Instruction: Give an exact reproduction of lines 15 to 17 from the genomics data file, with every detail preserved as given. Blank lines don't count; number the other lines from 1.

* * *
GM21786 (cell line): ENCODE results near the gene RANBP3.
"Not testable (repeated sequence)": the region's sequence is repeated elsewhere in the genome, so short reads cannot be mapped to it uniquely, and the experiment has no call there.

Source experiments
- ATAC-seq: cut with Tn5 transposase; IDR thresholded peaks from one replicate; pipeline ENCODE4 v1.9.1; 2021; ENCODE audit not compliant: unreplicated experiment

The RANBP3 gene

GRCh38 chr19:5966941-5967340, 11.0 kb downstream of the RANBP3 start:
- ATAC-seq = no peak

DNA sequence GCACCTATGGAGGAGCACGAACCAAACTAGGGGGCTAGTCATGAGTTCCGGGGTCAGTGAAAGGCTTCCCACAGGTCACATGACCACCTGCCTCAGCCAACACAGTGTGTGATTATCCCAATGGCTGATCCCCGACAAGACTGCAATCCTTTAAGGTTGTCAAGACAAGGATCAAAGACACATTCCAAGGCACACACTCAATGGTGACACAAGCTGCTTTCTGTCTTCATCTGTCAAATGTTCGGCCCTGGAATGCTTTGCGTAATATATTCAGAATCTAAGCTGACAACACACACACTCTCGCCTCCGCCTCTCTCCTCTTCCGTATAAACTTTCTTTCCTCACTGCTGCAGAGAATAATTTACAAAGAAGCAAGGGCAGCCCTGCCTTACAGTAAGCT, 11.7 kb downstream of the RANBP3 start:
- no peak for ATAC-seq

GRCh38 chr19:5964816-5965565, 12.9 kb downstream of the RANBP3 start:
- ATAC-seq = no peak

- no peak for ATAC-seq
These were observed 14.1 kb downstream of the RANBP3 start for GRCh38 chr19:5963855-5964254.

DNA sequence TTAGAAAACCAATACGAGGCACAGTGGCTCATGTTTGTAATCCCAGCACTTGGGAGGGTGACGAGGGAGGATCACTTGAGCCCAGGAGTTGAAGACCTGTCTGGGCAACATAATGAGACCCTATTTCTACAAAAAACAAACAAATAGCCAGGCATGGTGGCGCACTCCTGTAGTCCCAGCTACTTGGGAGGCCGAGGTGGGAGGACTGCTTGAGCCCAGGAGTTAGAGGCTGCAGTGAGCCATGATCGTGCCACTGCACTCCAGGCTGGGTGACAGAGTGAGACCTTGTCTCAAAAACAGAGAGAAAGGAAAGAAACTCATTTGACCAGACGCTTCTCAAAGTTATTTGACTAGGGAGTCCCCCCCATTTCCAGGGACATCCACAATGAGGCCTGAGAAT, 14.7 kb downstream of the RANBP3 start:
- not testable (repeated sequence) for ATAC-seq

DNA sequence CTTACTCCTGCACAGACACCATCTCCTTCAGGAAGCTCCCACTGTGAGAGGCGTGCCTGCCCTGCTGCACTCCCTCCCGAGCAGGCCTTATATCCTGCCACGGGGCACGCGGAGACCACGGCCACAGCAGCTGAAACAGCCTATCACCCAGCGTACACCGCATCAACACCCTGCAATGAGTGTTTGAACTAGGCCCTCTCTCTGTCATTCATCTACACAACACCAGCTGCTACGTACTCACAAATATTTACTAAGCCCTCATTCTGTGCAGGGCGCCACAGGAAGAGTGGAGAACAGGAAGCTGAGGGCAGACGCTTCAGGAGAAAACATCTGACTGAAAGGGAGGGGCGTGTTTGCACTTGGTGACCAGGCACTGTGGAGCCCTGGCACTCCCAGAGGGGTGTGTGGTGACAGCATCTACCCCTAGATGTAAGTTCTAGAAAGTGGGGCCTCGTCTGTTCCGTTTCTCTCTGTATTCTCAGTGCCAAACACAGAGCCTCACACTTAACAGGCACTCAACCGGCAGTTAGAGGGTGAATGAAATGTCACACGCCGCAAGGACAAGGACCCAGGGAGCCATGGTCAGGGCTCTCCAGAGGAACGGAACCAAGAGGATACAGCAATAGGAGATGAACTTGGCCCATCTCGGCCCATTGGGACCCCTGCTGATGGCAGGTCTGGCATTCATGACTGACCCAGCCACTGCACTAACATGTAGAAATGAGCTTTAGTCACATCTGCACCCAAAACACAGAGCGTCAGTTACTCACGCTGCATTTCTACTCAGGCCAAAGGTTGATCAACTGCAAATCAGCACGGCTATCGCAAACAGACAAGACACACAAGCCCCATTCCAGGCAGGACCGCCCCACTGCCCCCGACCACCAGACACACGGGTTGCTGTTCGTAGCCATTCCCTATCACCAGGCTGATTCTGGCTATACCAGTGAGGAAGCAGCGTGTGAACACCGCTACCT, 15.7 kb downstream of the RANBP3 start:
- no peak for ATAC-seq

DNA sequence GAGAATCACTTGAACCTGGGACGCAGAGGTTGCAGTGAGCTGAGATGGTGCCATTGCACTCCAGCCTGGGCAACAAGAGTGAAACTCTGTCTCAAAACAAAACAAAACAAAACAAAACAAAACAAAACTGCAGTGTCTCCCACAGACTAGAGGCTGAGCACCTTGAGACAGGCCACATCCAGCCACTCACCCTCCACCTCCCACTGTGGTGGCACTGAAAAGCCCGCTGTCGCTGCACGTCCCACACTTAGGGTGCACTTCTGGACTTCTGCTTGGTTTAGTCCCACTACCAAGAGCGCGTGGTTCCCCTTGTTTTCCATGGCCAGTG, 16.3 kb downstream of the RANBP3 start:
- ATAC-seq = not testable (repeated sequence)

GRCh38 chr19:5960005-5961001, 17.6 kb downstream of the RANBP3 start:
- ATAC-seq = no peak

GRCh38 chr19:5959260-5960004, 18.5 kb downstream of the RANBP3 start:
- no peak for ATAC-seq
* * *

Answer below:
- not testable (repeated sequence) for ATAC-seq

DNA sequence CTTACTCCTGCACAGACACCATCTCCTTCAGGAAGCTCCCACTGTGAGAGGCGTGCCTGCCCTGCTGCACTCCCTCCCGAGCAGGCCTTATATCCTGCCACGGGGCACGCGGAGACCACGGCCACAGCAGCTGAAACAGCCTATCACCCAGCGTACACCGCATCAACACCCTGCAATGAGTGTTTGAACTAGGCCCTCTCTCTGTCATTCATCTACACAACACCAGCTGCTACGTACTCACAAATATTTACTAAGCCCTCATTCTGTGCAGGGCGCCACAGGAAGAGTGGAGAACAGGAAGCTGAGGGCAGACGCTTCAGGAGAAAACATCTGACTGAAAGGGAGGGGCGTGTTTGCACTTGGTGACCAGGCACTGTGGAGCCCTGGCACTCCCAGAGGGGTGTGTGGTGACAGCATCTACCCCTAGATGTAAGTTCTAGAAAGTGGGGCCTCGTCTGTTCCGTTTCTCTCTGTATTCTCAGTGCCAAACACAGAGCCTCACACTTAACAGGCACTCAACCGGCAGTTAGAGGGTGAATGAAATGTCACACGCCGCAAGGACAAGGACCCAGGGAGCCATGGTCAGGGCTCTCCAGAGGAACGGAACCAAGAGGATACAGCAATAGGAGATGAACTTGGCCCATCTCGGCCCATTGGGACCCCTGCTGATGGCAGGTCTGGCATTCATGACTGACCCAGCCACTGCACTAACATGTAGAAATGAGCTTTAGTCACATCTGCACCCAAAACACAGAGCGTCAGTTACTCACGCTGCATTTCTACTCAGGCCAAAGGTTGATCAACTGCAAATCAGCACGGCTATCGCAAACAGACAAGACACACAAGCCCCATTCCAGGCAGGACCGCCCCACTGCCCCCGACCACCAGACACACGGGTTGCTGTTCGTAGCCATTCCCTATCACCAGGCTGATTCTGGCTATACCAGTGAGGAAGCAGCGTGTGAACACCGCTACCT, 15.7 kb downstream of the RANBP3 start:
- no peak for ATAC-seq